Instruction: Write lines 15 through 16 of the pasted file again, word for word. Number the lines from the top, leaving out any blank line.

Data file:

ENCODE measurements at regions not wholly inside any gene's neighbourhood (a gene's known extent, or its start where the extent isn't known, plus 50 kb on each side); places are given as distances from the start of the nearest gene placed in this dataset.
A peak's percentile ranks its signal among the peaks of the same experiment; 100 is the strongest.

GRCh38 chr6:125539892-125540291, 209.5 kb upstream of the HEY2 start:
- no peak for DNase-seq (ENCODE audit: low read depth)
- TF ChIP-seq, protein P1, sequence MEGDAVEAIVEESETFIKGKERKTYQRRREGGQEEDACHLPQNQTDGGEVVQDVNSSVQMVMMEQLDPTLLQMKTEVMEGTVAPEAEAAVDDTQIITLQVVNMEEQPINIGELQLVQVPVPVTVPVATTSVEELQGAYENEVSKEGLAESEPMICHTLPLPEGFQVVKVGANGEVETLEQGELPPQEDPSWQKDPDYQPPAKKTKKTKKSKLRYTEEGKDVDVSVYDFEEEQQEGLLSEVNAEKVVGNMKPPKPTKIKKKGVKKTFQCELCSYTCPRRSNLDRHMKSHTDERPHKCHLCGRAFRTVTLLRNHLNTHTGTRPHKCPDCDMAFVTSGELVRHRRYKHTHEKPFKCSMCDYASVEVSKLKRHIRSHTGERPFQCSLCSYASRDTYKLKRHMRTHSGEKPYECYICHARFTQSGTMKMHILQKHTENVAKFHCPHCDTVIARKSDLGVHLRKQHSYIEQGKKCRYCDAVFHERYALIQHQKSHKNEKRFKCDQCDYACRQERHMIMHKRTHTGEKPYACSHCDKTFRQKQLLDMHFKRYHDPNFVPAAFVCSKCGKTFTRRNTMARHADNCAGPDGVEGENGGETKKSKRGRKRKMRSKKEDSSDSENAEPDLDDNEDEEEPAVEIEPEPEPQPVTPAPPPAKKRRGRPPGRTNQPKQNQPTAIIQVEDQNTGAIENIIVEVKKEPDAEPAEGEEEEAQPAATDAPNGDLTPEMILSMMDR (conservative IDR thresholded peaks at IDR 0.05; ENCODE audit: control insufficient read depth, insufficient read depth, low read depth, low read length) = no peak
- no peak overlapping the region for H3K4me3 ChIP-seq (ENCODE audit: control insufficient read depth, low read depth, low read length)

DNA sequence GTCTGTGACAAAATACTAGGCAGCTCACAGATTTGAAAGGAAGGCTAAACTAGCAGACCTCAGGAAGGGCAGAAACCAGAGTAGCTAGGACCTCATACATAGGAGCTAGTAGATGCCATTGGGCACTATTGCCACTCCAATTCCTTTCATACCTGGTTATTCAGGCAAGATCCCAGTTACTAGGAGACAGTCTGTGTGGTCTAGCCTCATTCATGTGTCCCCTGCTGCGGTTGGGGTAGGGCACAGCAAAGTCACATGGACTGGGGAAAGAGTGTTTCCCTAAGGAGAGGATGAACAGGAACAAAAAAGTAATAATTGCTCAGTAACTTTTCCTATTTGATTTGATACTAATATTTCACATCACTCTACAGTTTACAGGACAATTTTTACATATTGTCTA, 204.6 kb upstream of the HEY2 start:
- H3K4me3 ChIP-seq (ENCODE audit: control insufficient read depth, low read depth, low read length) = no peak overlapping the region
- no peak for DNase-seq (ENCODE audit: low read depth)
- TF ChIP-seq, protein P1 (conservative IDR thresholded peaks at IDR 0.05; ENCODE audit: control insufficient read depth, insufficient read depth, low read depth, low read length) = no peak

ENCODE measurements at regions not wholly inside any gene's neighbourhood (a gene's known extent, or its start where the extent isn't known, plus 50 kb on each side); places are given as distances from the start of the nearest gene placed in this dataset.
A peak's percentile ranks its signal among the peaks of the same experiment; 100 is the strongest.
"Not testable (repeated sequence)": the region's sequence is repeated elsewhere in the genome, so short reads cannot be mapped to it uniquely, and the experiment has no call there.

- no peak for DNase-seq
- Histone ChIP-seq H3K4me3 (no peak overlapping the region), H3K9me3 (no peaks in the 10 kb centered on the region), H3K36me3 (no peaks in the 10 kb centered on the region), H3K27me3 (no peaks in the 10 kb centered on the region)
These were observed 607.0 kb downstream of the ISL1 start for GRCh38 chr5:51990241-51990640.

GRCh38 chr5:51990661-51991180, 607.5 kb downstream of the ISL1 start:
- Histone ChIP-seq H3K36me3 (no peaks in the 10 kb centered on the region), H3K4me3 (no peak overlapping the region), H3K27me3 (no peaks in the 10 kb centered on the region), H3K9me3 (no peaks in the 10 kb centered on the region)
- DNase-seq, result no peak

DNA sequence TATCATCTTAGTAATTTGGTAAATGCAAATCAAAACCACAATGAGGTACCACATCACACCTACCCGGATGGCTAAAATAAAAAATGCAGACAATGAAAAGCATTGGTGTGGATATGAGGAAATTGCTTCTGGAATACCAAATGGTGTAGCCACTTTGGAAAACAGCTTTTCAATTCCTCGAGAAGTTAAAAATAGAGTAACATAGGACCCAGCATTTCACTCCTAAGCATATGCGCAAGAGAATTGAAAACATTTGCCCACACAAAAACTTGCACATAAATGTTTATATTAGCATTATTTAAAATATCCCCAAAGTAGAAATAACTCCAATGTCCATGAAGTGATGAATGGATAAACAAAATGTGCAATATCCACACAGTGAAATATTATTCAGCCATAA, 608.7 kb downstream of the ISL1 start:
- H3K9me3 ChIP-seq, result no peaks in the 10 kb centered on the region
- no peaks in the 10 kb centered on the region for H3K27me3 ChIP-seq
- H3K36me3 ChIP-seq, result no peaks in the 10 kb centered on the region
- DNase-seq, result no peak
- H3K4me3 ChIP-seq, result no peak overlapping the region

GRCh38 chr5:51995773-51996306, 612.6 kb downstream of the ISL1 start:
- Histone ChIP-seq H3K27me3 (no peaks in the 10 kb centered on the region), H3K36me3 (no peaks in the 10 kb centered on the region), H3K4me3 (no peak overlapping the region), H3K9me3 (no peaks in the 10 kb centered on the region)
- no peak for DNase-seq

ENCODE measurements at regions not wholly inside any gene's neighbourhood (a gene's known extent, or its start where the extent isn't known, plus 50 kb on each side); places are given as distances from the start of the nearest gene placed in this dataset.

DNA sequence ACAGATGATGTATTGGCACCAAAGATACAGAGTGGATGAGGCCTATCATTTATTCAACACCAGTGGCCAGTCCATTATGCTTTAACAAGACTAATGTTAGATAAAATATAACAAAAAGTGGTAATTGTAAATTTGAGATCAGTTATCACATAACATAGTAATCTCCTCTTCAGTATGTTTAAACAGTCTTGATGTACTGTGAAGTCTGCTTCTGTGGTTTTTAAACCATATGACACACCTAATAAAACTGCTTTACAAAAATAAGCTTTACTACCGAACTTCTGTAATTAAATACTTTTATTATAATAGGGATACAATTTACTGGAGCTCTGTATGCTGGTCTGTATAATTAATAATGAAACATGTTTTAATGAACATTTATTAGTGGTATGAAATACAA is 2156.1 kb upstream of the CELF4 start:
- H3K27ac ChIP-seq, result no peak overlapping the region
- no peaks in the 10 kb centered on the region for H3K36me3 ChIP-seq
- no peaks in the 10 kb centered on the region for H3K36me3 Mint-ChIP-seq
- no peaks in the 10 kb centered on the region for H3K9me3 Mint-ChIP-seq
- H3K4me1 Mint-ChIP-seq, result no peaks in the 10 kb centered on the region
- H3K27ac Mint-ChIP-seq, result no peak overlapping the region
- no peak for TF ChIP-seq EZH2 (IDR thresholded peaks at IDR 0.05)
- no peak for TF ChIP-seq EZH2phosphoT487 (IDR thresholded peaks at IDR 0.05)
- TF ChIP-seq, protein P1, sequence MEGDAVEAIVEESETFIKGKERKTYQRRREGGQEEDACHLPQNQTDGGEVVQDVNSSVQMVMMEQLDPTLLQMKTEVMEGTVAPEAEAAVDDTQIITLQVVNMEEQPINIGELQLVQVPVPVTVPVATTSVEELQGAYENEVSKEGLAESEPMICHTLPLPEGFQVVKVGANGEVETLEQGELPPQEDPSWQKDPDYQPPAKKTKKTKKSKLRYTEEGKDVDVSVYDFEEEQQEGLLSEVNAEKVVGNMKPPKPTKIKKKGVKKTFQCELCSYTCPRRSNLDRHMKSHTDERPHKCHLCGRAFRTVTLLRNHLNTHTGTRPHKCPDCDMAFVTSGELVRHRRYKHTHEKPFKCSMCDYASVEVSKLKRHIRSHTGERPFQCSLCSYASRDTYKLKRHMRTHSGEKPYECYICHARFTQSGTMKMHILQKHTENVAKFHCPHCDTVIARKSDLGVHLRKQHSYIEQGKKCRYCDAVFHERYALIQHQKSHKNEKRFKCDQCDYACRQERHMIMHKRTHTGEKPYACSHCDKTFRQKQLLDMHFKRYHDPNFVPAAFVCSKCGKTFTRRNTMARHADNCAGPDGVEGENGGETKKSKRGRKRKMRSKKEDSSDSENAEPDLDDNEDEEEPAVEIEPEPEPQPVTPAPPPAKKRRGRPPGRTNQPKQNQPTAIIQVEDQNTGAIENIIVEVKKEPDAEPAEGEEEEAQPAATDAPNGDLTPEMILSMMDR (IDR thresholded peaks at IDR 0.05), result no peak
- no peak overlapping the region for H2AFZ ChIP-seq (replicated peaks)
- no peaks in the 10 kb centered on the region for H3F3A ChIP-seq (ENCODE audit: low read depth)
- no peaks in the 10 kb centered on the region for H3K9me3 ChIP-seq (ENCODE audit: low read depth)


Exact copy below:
- Histone ChIP-seq H3K4me3 (no peak overlapping the region), H3K9me3 (no peaks in the 10 kb centered on the region), H3K36me3 (no peaks in the 10 kb centered on the region), H3K27me3 (no peaks in the 10 kb centered on the region)
These were observed 607.0 kb downstream of the ISL1 start for GRCh38 chr5:51990241-51990640.